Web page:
By Judith B. Clinco, RN, BS
If you’re at that happy spot in life—you’re retired, possibly, but you still greet the day with energy and enthusiasm—this is a great time to get your future life in order.
Why now? Because, let’s face it, none of us is invincible. If you’re lucky, you’ll live a long, happy, healthy life. But hope (or luck) isn’t a plan; time catches up with all of us, one way or another. Why not invest some of that energy and enthusiasm you now enjoy in planning how a not-so-robust future you will live?
As Yogi Berra said, when you come to a fork in the road, take it. Good (albeit head-scratching) advice! Let’s call one path of the fork “procrastination.” It leads to a place where other people will make decisions for you: how and where you’ll live, how your money will be spent, your health care choices, and so on.
The other path is called “planning ahead.” Not as much fun as booking that big cruise, but in terms of your future quality of life, much more important. To be clear, I’m not talking about writing a will. That’s an important part of the planning process, but a will’s relevance is largely post-mortem. I’m talking about how things will go while you’re still alive.
Most people want to age in place—at home. While often the best choice, there are a lot of moving parts involved. Is your home a safe place for someone with mobility issues (think stairs, trip hazards, bathroom grab bars, smoke detectors . . .)?
And will you need a caregiver? If so—who will that be? A family member? Someone from a home care agency? What about sharing your home with a “younger elder” or a college student, trading free housing for support and companionship? Or moving to a continuing-care retirement community?
Another moving part: what resources will you need? Do you have long-term-care insurance? A hefty nest egg or sufficient ongoing income? What about building a backyard casita for yourself or a caregiver—or to use as a rental property?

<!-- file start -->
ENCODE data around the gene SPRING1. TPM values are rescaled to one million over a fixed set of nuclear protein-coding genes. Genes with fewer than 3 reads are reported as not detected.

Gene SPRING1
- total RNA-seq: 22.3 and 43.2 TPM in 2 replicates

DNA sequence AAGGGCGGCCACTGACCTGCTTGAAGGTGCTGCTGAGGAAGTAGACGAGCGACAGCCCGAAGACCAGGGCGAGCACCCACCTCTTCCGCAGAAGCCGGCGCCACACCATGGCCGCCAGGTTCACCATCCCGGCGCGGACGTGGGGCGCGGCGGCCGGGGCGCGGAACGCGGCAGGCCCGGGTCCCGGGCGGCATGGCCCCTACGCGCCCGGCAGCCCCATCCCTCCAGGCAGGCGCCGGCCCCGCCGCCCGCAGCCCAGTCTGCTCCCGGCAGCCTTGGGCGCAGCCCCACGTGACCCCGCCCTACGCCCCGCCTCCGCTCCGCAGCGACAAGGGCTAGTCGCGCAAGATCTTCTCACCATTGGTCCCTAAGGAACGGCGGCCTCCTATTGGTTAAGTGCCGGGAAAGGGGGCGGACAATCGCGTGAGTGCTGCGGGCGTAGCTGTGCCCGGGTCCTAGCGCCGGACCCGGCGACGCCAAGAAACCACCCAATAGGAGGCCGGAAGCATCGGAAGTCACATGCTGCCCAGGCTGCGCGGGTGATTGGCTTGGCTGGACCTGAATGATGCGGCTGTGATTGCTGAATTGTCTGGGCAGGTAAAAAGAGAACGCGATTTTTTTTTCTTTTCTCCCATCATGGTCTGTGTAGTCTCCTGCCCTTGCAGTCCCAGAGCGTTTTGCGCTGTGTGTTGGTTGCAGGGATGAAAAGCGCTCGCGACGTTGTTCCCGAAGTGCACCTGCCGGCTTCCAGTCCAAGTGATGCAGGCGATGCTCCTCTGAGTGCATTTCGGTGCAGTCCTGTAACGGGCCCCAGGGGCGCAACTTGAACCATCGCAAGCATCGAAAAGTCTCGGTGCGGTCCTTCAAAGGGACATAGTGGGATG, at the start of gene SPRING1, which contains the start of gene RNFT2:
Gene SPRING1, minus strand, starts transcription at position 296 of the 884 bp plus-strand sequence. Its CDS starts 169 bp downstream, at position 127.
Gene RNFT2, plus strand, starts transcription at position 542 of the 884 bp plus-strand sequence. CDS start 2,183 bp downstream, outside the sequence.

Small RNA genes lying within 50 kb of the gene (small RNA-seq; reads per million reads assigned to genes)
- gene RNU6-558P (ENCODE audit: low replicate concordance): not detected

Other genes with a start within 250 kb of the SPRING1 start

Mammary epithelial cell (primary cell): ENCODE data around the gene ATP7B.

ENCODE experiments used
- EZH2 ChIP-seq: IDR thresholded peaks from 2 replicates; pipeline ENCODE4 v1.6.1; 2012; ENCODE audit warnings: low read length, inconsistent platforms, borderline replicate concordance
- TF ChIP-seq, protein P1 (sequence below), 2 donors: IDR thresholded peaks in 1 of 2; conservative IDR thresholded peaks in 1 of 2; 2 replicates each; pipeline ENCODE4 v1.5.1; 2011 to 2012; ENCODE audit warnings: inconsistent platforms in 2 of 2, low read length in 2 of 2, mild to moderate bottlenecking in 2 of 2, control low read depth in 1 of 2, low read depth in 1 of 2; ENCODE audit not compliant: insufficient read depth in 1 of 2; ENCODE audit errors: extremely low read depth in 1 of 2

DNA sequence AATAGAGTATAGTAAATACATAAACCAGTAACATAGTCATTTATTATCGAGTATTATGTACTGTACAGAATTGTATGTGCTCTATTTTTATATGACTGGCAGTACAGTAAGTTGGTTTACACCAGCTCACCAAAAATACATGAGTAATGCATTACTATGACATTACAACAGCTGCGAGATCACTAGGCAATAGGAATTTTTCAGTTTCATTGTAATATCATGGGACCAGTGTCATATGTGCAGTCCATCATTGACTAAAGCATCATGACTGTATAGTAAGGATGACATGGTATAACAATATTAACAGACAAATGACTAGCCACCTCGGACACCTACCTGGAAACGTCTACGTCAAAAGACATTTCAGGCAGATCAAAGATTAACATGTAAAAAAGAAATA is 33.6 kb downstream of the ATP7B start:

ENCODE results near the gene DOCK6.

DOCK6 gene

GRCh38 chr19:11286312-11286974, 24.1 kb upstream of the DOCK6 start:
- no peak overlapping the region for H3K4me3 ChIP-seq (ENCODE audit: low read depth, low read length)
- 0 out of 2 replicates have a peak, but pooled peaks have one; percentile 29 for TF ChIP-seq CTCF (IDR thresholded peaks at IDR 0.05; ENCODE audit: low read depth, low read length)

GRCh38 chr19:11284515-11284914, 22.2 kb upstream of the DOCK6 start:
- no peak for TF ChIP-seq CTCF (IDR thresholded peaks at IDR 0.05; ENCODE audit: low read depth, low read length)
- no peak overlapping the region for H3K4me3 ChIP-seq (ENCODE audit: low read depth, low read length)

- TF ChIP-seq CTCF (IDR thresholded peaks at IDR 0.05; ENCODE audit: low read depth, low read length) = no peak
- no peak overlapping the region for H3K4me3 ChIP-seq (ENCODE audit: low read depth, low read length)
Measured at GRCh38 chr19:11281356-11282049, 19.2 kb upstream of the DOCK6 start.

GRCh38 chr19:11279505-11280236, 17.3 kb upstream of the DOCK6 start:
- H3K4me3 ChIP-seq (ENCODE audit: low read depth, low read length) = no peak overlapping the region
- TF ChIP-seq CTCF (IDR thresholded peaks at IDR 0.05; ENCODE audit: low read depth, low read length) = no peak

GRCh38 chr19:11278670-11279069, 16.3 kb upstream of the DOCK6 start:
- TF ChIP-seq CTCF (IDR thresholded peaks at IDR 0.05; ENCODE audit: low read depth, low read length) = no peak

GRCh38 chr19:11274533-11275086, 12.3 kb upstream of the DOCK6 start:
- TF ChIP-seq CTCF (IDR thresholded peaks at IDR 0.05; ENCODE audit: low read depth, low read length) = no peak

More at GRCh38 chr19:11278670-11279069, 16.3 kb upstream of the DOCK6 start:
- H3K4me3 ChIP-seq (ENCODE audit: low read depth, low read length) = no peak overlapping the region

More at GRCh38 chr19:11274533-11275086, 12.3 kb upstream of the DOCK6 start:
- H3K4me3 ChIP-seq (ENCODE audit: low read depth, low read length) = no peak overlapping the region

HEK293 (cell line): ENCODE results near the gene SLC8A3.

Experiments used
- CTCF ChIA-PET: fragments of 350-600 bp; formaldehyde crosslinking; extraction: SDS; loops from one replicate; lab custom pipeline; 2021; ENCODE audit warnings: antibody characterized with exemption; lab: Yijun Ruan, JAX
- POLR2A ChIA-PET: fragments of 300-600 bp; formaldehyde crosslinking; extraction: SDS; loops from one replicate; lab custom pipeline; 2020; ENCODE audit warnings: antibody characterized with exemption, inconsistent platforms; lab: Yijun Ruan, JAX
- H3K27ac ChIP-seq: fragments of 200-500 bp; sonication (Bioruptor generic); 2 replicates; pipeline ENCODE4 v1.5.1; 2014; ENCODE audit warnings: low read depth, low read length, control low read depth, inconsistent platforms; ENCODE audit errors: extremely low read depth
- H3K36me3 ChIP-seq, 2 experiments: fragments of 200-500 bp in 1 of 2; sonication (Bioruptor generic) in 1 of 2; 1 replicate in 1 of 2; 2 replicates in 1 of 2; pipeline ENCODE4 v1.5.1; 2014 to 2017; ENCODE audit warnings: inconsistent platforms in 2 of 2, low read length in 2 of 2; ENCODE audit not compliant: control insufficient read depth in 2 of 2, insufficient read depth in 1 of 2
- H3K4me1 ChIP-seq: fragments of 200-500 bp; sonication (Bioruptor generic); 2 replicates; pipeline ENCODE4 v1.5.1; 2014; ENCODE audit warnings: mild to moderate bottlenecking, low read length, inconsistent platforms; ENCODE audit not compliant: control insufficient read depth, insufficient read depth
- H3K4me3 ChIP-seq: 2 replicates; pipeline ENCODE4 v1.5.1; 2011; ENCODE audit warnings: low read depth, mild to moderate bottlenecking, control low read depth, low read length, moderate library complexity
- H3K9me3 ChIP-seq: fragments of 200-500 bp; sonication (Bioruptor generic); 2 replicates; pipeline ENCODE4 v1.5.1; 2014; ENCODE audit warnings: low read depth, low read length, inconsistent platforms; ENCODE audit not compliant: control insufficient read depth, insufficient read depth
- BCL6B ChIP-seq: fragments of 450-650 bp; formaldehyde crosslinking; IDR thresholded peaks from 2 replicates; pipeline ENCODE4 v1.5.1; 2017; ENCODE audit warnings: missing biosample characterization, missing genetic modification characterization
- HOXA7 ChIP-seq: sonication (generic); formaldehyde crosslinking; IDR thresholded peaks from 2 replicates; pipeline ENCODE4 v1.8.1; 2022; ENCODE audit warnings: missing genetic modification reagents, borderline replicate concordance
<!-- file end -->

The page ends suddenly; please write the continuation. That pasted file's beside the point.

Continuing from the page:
Do you have an advance directive on file? Do others know where it is? Have you mastered the technology for home delivery, ridesharing, video chats and so on?
Planning ahead has another plus, too: stuff happens. One fall, one accident, one unwelcome diagnosis or the loss of a spouse and suddenly you’re in crisis mode, the worst possible situation in which to make consequential decisions.
It’s easy to feel overwhelmed (and tempted to procrastinate) by all this. But advance planning is not something you need to do alone; you’re surrounded by a community ready to help. Talking with the professionals at your local Area Agency on Aging is a good place to start—you have nothing to say that they haven’t heard before.
Interviewing certified fiduciaries is another wise move. Identifying ahead of time a money manager you know and trust is a great antidote to stress.
Maybe most important: talk with your family! Start a conversation with your neighbors and friends! There’s no need to divulge confidential financial or health information, but they—and you—will be relieved to know you’re thinking ahead. You might find they’ve already been wondering what the future could look like.
Once you’ve done your homework, go ahead and take that cruise. You’ll have a much better time without a load of anxiety and unfinished business in your baggage.
Judith B. Clinco, RN, BS, is founder and president of Tucson-based Catalina In-Home Services Inc. and founder of the CareGiver Training Institute.